Skin Beautiful Dermaceuticals

How to Save Face

Free radicals have become a household word. Scores of people take Vitamin C, a potent and proven antioxidant, for its free radical squenching abilities, in an attempt to live better and longer.  But what about our skin? Can we apply something like Vitamin C directly to our skin for even further protection? The answer is a resounding YES.

The fact is that skin is damaged by excessive production of free radicals. Free radicals form in skin upon ultraviolet exposure (read: sun exposure).  Acute and chronic photo radiation damage depletes the body’s natural antioxidant enzyme systems and increases oxidative protein modifications (cross-links). These pathological effects are found in the upper and lower layers of the skin. Cross-linked (glycated) proteins are classic characteristics of skin aging. Cross-linked proteins in the skin result in stiffening, wrinkling and the unsightly leathery appearance.

 

The effect of exposure to even ambient UV-irradiation increases the risk for long term detrimental effects characterized by wrinkles, loss of skin tone and resilience. Photoaged skin displays prominent alterations in the cellular component and the extra cellular matrix of the connective tissue. UV-exposure results in an accumulation of disorganized elastin and a severe loss of collagens, the major structural proteins of the dermal connective tissue. The unifying pathogenic agents for these changes are UV-generated free radicals. As well as causing permanent gene mutations, free radicals activate signal transduction pathways that are related to growth, differentiation, senescence and connective tissue degradation.

One study found that pro-oxidative factors that accelerate skin aging might activate a self-maintained micro-inflammatory process that interferes with skin elasticity and thickness.

Well, that didn’t sound good, did it? You probably just put your bathing suit away and hid in a shady spot. So is there anything we can do to protect ourselves from free radical damage and skin aging without becoming a hermit? Thankfully, the answer to this one is also YES. In fact, the same study that determined that free radicals result in inflammation and skin aging went on to say that topical antioxidants decrease this inflammatory cascade and thus afford protection to the skin structures.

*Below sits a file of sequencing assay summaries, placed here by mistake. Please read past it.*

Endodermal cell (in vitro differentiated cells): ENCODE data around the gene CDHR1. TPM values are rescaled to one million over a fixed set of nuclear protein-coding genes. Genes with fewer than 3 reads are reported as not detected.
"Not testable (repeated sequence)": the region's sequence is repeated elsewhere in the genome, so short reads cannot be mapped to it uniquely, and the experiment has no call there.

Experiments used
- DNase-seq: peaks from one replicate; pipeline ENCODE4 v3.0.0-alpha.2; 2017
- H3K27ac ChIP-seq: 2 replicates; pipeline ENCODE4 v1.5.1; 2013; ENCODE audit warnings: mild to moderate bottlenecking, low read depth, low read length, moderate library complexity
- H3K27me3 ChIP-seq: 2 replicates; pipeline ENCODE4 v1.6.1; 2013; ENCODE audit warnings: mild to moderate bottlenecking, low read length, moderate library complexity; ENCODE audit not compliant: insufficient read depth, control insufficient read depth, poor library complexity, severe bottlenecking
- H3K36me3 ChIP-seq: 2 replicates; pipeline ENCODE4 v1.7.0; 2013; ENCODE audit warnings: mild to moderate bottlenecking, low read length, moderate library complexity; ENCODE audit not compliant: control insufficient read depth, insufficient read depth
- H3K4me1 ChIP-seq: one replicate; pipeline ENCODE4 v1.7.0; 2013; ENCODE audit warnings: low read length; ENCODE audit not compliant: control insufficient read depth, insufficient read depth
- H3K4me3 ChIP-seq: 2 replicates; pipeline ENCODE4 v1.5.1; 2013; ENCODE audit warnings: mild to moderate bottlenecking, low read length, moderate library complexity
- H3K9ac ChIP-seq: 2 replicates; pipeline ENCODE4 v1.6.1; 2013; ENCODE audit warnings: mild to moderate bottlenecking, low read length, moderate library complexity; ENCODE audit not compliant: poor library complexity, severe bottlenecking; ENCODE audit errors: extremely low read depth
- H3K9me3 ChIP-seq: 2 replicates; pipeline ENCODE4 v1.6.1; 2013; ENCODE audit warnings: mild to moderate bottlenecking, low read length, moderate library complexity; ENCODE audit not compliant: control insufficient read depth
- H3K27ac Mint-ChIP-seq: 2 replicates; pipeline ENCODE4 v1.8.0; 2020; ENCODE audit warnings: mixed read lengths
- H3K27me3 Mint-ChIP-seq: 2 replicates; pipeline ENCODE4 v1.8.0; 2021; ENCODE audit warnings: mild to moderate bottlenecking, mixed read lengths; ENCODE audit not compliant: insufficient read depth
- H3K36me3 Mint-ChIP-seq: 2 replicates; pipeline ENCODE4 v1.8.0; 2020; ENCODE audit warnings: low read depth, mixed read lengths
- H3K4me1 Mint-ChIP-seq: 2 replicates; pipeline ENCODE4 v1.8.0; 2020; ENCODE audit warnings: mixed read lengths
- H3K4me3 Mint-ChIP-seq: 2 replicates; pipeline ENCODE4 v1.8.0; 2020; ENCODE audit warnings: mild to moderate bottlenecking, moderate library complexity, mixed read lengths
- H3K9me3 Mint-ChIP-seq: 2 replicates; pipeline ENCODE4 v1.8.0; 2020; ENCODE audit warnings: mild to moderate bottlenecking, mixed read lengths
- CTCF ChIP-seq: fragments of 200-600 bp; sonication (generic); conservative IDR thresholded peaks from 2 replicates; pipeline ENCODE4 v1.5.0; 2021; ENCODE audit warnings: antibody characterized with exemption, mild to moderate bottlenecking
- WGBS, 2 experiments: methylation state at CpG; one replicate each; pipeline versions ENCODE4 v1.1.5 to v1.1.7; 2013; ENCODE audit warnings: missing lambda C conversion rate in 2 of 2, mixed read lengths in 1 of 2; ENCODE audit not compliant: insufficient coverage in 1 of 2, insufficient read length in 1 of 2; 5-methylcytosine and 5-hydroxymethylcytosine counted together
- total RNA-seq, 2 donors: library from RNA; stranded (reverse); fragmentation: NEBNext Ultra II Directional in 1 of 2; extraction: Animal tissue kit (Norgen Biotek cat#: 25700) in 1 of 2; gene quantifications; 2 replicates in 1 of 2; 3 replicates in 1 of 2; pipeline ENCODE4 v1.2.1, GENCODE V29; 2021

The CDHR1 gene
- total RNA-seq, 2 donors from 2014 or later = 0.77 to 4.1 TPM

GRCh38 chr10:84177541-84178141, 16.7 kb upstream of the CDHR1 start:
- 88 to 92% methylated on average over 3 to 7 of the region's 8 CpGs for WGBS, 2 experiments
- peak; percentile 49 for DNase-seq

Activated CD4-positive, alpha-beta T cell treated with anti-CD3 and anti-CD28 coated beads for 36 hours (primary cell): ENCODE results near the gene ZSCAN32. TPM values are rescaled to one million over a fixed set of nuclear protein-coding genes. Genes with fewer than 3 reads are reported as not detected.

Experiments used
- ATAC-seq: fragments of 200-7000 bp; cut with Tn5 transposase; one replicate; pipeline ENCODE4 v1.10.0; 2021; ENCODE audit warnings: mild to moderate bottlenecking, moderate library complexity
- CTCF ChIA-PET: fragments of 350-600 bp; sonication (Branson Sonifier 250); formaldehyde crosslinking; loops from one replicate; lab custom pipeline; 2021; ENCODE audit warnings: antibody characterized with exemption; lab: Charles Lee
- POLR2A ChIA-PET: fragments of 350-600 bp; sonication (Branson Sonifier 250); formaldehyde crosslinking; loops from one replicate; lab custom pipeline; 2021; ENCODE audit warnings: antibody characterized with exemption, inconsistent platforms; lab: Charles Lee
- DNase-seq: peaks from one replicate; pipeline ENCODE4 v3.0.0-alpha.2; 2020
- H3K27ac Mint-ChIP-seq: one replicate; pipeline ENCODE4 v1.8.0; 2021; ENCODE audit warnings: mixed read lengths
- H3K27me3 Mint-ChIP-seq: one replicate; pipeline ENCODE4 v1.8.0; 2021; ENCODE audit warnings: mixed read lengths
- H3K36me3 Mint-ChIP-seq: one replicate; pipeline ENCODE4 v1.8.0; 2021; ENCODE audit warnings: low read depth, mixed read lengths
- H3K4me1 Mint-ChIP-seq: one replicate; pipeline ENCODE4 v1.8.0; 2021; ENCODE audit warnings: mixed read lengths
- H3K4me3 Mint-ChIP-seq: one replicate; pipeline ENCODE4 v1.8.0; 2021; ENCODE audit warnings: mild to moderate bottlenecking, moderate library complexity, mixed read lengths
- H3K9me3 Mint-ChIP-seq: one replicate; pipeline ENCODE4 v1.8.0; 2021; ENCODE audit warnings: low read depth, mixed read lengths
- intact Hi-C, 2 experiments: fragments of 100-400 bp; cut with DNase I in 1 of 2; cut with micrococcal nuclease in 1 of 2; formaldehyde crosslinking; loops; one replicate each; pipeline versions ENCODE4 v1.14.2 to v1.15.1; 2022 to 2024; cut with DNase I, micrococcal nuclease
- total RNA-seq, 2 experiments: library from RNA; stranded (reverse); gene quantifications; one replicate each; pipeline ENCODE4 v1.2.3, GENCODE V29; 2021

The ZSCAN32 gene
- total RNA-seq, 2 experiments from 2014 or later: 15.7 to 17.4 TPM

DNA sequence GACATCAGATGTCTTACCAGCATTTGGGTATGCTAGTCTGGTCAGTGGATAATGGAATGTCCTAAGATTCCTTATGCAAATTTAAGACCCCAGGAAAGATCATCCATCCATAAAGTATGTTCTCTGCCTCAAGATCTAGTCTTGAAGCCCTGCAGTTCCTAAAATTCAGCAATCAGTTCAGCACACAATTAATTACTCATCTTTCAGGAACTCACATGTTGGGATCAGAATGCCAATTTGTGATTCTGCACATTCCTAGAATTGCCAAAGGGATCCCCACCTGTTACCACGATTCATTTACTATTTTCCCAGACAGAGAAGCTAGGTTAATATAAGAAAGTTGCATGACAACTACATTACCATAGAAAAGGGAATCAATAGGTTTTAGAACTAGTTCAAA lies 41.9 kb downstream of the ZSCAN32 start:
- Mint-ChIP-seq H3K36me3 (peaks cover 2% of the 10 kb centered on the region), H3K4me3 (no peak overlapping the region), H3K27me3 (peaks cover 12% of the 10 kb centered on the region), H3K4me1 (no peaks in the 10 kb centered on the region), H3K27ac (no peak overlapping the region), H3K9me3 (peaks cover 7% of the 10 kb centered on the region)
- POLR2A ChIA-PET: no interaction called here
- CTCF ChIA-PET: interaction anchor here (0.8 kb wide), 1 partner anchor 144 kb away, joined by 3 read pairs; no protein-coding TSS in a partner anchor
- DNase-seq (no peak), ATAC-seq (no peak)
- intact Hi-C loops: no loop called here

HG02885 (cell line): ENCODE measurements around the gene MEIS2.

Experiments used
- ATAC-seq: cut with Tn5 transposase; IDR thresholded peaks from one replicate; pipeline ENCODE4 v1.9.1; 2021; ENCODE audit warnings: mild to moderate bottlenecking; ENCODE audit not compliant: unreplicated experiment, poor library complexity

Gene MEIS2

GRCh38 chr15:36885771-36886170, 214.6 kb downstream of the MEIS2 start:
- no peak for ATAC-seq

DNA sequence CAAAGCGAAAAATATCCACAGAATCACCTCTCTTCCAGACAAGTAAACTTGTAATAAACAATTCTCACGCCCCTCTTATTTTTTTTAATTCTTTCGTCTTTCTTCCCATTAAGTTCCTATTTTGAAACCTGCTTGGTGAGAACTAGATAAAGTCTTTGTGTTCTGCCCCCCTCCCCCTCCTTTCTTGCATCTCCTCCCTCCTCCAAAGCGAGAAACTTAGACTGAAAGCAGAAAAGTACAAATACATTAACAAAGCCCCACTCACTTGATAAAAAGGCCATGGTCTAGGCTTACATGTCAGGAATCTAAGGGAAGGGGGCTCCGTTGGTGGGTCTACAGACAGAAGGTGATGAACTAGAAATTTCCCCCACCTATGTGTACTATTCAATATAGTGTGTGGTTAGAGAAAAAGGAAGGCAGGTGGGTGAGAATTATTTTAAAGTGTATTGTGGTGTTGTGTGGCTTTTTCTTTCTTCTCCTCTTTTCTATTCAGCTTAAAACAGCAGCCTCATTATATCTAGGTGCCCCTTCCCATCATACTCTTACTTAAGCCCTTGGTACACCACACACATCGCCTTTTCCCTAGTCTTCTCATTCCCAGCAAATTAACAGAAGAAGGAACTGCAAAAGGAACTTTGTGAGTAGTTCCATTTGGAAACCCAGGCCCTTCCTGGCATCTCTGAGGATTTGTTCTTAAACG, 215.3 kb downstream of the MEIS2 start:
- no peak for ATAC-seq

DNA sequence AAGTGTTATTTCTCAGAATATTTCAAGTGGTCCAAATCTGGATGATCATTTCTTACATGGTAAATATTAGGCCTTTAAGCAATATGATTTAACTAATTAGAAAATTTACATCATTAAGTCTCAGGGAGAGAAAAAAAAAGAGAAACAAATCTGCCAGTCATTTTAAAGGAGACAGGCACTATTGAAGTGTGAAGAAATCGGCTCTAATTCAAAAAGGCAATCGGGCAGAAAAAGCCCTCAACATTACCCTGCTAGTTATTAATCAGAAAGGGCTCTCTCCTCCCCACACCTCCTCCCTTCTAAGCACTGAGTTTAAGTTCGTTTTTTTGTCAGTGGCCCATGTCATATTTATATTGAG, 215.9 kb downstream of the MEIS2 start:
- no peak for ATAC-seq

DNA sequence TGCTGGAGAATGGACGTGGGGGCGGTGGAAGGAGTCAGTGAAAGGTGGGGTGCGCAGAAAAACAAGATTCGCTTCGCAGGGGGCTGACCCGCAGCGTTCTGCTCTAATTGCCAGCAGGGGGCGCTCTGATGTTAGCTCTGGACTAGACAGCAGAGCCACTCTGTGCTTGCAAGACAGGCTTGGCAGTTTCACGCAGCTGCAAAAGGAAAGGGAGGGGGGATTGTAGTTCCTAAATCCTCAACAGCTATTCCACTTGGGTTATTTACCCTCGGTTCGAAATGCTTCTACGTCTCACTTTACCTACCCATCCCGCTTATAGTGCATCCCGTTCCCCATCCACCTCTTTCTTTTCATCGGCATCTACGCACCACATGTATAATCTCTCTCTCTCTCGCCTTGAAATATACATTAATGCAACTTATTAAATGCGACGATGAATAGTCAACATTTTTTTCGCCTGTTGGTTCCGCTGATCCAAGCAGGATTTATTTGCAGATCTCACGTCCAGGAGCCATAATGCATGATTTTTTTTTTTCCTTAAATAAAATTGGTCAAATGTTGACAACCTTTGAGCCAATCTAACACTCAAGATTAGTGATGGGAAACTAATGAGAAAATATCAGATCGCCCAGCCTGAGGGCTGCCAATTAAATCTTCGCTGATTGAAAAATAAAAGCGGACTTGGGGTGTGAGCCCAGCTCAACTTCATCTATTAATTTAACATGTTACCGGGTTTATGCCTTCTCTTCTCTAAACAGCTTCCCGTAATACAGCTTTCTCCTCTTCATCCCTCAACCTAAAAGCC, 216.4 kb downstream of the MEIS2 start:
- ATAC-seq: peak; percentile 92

Protecting against these free radical insults is actually a proven way to slow the effects of aging. Recently published papers confirm that a decline in natural antioxidant systems is a key factor responsible for the unsightly appearance of aged skin. The skin, as the outermost barrier of the body, is exposed to various sources of oxidative stress, in particular UV-irradiation and environmental toxins such as cigarette smoke, air pollution, etc. Internally, the skin is attacked like any other organ, through processes involving glycation (protein cross-linking), collagen-elastin degradation and free radical-induced injury. One way of mitigating this process is by direct topical application of antioxidants. Indeed, various animal and human studies have proved that topically applied antioxidants exert protective effects against free radical damage (oxidative stress).

Critics used to claim there was no evidence that topically based products affected skin aging. Over the past three years, a remarkable number of published studies have proven these skeptics wrong! If you type “topical antioxidants and skin” into pubmed.com, you’ll easily find of plethora of scientific studies to back up the use of Vitamin C as a skin saver and rejuvenator. The science clearly substantiates the role that free radicals play in causing skin aging and the fact that topically applied antioxidants confer significant protection and can even partially reverse some aspects of skin aging.

Skin Beautiful Dermaceuticals uses three of most stable forms of Vitamin C available in its Best Defense Serum.

 

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